Read more at http://www.washingtonpost.com/politi...528_story.htmlIn 2002, the U.S. military had just two kinds of camouflage uniforms. One was green, for the woods. The other was brown, for the desert.
Then things got strange.
Today, there is one camouflage pattern just for Marines in the desert. There is another just for Navy personnel in the desert. The Army has its own “universal” camouflage pattern, which is designed to work anywhere. It also has another one just for Afghanistan, where the first one doesn’t work.
Even the Air Force has its own unique camouflage, used in a new Airman Battle Uniform. But it has flaws. So in Afghanistan, airmen are told not to wear it in battle.
In just 11 years, two kinds of camouflage have turned into 10. And a simple aspect of the U.S. government has emerged as a complicated and expensive case study in federal duplication.
The duplication problem grows out of three qualities that are deeply rooted in Washington. Good intentions. Little patience. And a lust for new turf.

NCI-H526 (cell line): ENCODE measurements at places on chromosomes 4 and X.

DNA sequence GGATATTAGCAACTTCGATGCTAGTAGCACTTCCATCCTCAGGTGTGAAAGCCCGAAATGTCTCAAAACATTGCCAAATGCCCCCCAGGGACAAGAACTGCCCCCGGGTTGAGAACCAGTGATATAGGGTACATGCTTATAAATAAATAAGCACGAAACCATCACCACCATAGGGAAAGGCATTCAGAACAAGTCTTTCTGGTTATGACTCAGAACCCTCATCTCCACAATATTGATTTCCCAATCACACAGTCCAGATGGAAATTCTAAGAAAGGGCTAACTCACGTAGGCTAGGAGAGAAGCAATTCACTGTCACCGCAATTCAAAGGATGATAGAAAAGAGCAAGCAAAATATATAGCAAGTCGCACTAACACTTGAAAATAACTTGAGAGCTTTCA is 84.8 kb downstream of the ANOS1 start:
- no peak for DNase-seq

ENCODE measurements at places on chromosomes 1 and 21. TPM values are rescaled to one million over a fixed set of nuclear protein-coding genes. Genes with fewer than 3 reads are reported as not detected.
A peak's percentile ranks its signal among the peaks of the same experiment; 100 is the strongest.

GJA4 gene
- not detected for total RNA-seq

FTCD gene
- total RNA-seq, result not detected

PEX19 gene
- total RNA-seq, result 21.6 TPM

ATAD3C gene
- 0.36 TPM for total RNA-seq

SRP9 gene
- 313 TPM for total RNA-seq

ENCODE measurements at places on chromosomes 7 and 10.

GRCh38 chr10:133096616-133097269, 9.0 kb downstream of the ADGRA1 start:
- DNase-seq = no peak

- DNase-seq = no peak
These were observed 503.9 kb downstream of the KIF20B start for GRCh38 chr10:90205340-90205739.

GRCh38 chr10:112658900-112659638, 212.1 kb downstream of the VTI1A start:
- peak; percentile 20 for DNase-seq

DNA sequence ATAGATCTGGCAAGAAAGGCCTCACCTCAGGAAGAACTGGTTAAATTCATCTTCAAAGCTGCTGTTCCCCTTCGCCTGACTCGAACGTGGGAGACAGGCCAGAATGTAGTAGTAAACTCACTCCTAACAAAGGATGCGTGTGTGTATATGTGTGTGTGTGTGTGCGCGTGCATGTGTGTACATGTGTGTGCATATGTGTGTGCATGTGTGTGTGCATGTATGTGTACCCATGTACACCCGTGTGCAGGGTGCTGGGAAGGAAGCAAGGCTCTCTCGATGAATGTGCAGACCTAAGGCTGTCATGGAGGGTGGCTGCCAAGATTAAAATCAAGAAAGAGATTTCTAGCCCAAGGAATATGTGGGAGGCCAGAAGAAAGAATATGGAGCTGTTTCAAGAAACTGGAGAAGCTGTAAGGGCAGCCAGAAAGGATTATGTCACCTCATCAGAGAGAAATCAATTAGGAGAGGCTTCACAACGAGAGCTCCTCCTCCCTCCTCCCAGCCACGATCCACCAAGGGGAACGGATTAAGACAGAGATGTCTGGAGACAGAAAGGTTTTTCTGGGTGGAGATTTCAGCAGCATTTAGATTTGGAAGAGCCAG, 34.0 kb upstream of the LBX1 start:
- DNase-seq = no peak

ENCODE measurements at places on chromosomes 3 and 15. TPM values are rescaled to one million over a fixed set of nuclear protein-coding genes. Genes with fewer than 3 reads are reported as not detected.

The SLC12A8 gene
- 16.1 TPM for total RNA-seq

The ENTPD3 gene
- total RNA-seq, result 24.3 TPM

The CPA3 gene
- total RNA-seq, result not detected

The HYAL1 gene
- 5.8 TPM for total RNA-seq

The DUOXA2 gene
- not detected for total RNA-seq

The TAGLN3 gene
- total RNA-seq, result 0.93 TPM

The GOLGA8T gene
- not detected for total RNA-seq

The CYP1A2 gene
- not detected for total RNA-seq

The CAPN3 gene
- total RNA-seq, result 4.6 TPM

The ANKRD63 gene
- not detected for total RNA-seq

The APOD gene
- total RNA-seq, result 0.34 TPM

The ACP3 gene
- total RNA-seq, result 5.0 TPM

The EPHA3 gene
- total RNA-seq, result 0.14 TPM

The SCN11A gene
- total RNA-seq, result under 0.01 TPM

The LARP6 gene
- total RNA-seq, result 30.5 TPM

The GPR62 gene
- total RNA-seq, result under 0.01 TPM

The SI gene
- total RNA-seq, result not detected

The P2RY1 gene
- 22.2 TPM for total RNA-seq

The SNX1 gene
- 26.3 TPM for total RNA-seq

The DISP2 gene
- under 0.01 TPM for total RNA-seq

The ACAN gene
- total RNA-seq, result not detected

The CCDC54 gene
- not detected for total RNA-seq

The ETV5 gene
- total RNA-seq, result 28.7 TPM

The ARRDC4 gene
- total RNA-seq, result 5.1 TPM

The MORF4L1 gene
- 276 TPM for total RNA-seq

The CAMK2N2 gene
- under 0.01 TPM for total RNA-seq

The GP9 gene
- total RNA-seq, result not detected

Pattern No. 7 came from the Air Force. On the surface, that did not make a whole lot of sense: Only a subset of Air Force personnel fight on the ground, including rescuers of downed pilots and battlefield air controllers. But the branch still spent $3.1 million to come up with its own ground combat uniform. It was a “tiger stripe” pattern, a throwback to camouflage used in the Vietnam War.
But it was not well-suited to Afghanistan.
“They were not designed to hide anybody. They were designed to look cool,” said O’Neill, the West Point camouflage expert, giving his outside appraisal of the Air Force design. “It’s what we call ‘CDI Factor.’ Which is, ‘Chicks dig it.’ ”
However, none of the battlefield jobs wanted the pattern. It sucked and it still sucks.
The Navy spent more than $435,000 on three new designs. One was a blue-and-gray pattern, to be worn aboard ships. Pattern No. 8.
Sailors worried that it would hide them at the one time they would want to be found.
“You fall in the damn water and you’re wearing water-colored camouflage. What the hell is that?” said one active-duty petty officer. He asked that his name be withheld because he was criticizing a decision by the brass. “It’s not logical. It’s not logical at all to have water-colored uniforms.”
This is a good metaphor for what is wrong with military.
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